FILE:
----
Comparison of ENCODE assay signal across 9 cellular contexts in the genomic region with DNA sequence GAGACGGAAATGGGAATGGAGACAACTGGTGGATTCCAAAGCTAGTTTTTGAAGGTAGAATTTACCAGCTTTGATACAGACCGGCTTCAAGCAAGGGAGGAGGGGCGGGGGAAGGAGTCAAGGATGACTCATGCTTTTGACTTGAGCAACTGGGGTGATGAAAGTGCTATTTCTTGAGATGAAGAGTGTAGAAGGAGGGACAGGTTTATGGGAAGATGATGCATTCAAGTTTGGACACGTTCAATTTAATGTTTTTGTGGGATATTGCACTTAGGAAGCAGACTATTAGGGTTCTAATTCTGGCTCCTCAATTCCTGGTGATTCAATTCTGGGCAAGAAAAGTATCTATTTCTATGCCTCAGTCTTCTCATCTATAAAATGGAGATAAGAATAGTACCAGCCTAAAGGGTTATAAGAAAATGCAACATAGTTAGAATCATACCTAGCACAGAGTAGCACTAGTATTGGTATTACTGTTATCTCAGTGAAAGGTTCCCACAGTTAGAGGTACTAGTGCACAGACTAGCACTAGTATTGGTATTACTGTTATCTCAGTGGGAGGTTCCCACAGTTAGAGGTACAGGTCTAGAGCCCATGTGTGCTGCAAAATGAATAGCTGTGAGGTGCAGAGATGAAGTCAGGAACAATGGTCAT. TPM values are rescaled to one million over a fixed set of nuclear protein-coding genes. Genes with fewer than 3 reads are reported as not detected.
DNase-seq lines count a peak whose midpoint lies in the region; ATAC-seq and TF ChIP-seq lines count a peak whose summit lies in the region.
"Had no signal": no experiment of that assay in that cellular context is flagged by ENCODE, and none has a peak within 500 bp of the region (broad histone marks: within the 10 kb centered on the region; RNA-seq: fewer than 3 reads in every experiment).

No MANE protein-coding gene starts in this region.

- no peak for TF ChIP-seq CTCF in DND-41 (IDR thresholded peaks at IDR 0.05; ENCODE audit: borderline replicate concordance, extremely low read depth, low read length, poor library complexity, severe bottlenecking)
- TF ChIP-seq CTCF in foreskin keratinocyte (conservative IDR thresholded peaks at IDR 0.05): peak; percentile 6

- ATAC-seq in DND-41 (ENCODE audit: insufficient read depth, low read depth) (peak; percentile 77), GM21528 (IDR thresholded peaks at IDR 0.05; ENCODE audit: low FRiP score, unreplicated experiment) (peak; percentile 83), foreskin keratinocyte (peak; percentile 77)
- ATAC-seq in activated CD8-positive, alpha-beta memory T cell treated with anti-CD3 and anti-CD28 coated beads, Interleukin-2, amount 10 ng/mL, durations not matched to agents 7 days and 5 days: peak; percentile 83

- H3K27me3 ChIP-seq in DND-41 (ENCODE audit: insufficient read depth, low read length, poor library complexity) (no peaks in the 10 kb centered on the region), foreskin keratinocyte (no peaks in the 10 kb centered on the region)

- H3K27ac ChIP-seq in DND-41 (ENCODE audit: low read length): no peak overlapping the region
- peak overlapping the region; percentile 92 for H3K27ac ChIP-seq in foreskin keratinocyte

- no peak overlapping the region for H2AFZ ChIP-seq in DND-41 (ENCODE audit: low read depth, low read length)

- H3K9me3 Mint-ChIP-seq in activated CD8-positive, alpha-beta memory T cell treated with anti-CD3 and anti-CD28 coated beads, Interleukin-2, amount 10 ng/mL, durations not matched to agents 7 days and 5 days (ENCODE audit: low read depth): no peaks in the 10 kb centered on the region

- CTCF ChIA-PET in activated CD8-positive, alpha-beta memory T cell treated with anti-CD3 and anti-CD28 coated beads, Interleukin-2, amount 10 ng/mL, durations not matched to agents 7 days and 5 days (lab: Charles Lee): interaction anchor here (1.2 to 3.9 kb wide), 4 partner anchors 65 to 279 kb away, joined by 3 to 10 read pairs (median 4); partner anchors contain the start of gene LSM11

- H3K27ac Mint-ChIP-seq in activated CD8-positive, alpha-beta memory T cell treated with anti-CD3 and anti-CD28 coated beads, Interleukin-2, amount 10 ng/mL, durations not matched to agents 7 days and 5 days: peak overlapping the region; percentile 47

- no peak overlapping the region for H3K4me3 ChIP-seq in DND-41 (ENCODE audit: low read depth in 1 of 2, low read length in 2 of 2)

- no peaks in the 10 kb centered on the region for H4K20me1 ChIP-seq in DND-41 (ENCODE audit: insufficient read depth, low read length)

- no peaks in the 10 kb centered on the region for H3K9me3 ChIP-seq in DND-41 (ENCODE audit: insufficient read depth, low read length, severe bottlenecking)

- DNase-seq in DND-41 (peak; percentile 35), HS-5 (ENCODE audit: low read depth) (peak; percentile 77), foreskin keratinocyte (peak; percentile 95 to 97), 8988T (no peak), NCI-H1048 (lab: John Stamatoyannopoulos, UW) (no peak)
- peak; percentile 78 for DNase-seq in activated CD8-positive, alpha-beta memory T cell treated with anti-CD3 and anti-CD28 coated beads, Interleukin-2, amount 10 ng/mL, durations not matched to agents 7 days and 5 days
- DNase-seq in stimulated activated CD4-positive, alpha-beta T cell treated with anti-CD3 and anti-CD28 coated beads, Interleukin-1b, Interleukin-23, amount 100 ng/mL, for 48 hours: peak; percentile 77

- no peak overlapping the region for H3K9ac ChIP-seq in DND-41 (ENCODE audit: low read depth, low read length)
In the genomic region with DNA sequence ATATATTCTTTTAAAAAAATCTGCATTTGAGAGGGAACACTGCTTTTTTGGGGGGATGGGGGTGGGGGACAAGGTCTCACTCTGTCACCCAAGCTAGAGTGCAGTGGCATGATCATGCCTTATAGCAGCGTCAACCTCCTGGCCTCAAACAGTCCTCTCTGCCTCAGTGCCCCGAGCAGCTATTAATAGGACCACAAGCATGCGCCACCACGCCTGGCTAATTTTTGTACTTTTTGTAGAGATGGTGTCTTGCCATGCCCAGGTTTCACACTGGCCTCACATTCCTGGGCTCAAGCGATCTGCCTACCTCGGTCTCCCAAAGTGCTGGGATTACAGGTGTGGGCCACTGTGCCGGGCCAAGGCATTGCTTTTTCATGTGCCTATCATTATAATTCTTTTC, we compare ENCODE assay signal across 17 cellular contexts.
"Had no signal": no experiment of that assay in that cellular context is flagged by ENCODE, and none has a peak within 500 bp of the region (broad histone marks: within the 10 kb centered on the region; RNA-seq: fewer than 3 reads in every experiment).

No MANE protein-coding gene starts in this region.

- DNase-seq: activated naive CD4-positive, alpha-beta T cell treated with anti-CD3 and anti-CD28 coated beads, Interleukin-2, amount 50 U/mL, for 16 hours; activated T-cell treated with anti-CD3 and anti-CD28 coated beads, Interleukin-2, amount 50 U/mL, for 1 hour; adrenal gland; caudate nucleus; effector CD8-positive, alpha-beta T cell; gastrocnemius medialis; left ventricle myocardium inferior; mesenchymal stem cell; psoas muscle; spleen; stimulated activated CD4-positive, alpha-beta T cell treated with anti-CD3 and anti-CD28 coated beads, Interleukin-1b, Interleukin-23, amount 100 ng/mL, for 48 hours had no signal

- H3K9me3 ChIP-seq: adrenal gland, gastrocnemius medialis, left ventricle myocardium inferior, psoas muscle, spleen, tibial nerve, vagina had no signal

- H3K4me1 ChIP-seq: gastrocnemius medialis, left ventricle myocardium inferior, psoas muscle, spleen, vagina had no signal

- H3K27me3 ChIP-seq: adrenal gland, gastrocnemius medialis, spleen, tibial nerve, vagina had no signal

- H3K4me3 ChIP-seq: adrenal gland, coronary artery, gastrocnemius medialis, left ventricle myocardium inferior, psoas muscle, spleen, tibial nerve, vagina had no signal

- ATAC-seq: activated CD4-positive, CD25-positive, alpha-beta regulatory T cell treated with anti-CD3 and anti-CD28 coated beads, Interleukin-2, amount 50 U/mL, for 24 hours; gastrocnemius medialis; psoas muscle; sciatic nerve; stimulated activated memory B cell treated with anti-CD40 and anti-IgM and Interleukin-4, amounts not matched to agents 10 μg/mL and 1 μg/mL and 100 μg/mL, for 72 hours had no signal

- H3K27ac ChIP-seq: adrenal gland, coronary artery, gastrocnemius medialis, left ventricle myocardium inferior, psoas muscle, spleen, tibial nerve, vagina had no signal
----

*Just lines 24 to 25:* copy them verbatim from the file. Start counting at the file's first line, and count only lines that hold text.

"Had no signal": no experiment of that assay in that cellular context is flagged by ENCODE, and none has a peak within 500 bp of the region (broad histone marks: within the 10 kb centered on the region; RNA-seq: fewer than 3 reads in every experiment).

No MANE protein-coding gene starts in this region.